Telling the story on that set is an excellent cast. Kyle Taylor plays Quasimodo, a character who’s really living two lives–one in public where he’s mocked and feared by people over his physical handicaps, the other in private where he can sing of his passions and fears to a variety of gargoyles and statues he lives with on the roof of the church. Taylor seamlessly transitions between these two modes, and his voice resonates through the theatre as he emotes some very challenging musical numbers. I most recently saw Taylor in Covedale’s The Wizard of Oz, where, as the Emerald City doorman and Oz himself, his physicality was on full display. In this show, too, Taylor carries himself in different ways, depending on whether or not any other characters can see him. Also, there wasn’t a single sour note from Taylor throughout the entire opening night production, but he truly shines in the Act I song “Heaven’s Light.”
Also bringing a beautiful voice to the Carnegie stage is Ria Villaver Collins as Esmeralda. Collins’ Esmeralda is at times an energetic dancer, a compassionate sympathizer, and a fierce defender. She’s the center of attention any time she’s on stage, and she’s a joy to watch. Like Taylor, Collins’ singing skills are outstanding, especially as she sings for heavenly intervention in the lullaby-like “God Help the Outcasts.” She’s also a graceful dancer, with her debut in the show an extended tambourine dance number. At one point, it becomes a slow motion performance and Collins swaps her colorful scarves for rigid fabric to give the illusion that time has slowed. It’s a subtle effect that doesn’t last long, but I found it very effective.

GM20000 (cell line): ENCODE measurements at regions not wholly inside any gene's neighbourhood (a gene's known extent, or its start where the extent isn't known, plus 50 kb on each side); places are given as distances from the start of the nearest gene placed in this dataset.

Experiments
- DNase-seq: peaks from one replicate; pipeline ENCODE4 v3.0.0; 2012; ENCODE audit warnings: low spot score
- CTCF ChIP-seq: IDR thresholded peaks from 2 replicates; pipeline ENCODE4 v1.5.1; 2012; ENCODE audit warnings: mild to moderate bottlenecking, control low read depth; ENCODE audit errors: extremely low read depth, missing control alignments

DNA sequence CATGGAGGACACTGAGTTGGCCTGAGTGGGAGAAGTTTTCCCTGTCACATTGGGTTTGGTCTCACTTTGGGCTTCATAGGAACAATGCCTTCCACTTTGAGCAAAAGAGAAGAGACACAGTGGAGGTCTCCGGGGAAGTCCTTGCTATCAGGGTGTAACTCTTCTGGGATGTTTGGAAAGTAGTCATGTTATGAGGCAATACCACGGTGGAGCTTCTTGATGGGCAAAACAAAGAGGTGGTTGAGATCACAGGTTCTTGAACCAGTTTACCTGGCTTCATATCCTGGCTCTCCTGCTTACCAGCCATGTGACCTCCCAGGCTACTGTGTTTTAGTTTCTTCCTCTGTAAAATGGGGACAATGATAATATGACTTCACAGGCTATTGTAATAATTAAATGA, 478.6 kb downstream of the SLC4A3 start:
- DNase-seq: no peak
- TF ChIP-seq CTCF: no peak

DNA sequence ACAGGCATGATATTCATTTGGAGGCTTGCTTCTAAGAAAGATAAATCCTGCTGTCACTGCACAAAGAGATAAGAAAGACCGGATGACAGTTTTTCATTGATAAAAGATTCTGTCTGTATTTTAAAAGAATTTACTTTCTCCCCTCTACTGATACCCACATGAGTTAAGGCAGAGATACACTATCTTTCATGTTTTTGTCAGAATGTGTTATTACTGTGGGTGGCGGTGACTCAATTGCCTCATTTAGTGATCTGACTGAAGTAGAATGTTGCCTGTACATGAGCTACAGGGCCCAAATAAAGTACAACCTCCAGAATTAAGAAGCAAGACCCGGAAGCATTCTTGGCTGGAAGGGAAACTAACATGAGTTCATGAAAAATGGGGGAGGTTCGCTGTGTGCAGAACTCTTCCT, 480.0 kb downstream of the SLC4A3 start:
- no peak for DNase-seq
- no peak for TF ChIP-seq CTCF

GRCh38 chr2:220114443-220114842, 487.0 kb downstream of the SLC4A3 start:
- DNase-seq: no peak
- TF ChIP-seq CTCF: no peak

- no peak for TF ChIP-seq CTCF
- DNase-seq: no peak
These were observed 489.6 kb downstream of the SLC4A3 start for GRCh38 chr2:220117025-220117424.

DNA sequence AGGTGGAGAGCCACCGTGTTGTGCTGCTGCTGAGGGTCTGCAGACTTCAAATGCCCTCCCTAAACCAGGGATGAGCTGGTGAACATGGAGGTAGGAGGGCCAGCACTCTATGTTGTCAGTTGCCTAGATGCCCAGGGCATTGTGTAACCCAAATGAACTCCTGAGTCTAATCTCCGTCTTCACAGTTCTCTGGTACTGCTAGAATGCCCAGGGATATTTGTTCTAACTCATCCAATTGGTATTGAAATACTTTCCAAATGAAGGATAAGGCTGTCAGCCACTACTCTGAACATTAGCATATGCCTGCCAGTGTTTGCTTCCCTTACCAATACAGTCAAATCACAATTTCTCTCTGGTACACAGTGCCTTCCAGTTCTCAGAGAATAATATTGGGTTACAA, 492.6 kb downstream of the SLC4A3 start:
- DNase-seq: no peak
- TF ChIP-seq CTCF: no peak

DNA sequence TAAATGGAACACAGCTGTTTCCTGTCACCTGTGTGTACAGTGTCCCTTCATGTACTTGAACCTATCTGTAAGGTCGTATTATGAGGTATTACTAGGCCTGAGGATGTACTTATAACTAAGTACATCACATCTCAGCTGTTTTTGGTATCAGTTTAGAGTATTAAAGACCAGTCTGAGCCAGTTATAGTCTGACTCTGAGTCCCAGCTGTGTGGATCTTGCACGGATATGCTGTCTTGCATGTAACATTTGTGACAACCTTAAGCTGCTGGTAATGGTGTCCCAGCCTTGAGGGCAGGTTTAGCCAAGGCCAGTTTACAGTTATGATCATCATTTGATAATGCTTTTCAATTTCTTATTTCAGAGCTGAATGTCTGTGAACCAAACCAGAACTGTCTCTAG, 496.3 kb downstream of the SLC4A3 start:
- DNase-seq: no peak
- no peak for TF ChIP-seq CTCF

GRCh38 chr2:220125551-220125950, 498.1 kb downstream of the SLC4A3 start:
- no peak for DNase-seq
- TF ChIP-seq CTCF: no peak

Playing the villainous Frollo is Mike Sherman. Like his turn last year as Jud Fry in Oklahoma! at the Covedale, Sherman never takes his character over-the-top. I would’ve liked to have seen more overt menace from him, but Frollo’s character is so internally conflicted that he almost has to keep it all inside. It’s no easy task playing such a flawed human as “The Bad Guy.” Frollo believes himself to be righteous, but he can’t deny his attraction to Esmeralda. It twists him inside, and Sherman’s chemistry with Collins is intense.